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West African HIV-2 prevalence associated with lower historical male circumcision rates


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According to a study published in the open-access journal PLOS ONE by João Sousa and colleagues from the University of Leuven, Belgium, in West African cities, male circumcision rates in 1950 were negatively correlated with Human Immuno-deficiency Virus type 2 (HIV-2) prevalence from 1985.

The HIV-2 virus likely emerged in humans around 1930-40 and is less widespread than the predominant HIV-1, remaining mostly within West Africa. Whilst male circumcision is known to be associated with reduced HIV-1 prevalence, because the foreskin is highly vulnerable to infection, the association between male circumcision and HIV-2 prevalence had not previously been examined.

The authors of the present study gathered the published results of large scale HIV-2 serosurveys, conducted from 1985 onwards, of the populations of 30 West African cities. They combined estimates of historical male circumcision frequency in 218 West African ethnic groups with demographic data to estimate male circumcision frequency for each West African city at various time points. The researchers then matched HIV-2 prevalence with the estimated male circumcision frequency in each city to identify any correlation.

The authors found that cities with higher male circumcision rates in 1950 generally tended to have lower HIV-2 prevalence at the time of the first serosurveys in 1985-91. Generally, male circumcision was far less common than it is today, and varied more by country. Cities in two countries, Guinea-Bissau and Côte d’Ivoire, which are thought to have acted as epicenters during the emergence of HIV-2, had particularly low male circumcision rates, reinforcing the negative correlation.

Whilst the data on male circumcision and HIV-2 prevalence were obtained in different years, making it difficult to link the two directly, the authors state that HIV-2 may only have been able to achieve high prevalence in West African cities where a substantial proportion of the population was uncircumcised.

“Lack of circumcision may have been a driving factor in initial HIV-2 emergence,” says Sousa.The research done by JDS and AMV in this study has been supported in part by grant G.0611.09N, funded by the Fonds voor Wetenschappelijk Onderzoek – Flanders, Belgium. MPT’s fieldwork in Guinea-Bissau was conducted within the framework of the project “The prophetess and the rice farmer: innovations in religion, agriculture and gender in Guinea-Bissau”, PTDC/AFR/111546/2009, funded by Fundação para a Ciência e Tecnologia, Portugal. VM is a Fellow of the Parmenides Center for the Conceptual Foundations of Science, part of Parmenides Foundation, Germany. The funders had no role in study design, data collection and analysis, decision to publish, or preparation of the manuscript.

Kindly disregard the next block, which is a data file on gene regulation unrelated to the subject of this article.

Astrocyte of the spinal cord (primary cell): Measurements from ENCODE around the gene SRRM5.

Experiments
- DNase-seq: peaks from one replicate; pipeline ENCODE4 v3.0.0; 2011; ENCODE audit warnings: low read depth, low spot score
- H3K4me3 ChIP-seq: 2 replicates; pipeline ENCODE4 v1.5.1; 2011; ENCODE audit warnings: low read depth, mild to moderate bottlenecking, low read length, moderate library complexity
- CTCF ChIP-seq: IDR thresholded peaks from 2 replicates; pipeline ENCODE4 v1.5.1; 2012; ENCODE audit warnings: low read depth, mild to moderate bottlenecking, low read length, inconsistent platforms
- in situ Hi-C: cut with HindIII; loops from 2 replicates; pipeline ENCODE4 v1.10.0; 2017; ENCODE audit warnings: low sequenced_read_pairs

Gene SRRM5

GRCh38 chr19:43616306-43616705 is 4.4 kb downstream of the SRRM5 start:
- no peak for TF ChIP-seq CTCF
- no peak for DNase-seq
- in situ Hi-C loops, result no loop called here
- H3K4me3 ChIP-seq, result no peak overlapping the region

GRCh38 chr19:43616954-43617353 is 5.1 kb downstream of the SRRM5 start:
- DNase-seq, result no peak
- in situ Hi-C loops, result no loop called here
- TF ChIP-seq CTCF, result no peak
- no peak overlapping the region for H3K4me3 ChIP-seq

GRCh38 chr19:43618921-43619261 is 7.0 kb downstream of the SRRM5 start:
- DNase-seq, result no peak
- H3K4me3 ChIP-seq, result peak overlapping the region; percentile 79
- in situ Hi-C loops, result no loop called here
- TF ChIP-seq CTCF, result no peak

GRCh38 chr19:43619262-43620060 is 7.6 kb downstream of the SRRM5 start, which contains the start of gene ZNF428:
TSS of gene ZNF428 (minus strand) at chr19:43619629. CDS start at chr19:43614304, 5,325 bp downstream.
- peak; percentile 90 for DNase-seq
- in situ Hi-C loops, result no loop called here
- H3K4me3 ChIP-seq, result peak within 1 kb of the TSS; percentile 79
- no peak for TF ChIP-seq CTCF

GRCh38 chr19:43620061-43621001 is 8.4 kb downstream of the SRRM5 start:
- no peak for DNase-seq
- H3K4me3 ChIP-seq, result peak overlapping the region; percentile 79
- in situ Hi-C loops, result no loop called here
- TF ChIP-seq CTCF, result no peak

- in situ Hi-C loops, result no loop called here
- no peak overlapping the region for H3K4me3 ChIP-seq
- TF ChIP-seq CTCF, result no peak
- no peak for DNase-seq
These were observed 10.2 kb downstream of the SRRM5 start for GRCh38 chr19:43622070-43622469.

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1 Comment
  • M Lyndon

    Male circumcision is a dangerous distraction in the fight against HIV/AIDS.

    From a USAID report:
    “There appears no clear pattern of association between male circumcision and HIV prevalence—in 8 of 18 countries with data, HIV prevalence is lower among circumcised men, while in the remaining 10 countries it is higher.”
    (this will include men who were circumcised tribally rather than medically, but they and their partners may also believe themselves to be protected, and the whole rationale for the RCT’s into female-to-male transmission was a purported correlation between high rates of male circumcision and low rates of HIV)

    It seems highly unrealistic to expect that there will be no risk compensation. The South African National Communication Survey on HIV/AIDS, 2009 found that 15% of adults across age groups “believe that circumcised men do not need to use condoms”. This figure seems to have been unchanged in 2012.

    It is unclear if circumcised men are more likely to infect women. The only ever randomized controlled trial into male-to-female transmission showed a 54% higher rate in the group where the men had been circumcised:

    ABC (Abstinence, Being faithful, and especially Condoms) is the way forward. Promoting genital surgery seems likely to cost African lives rather than save them.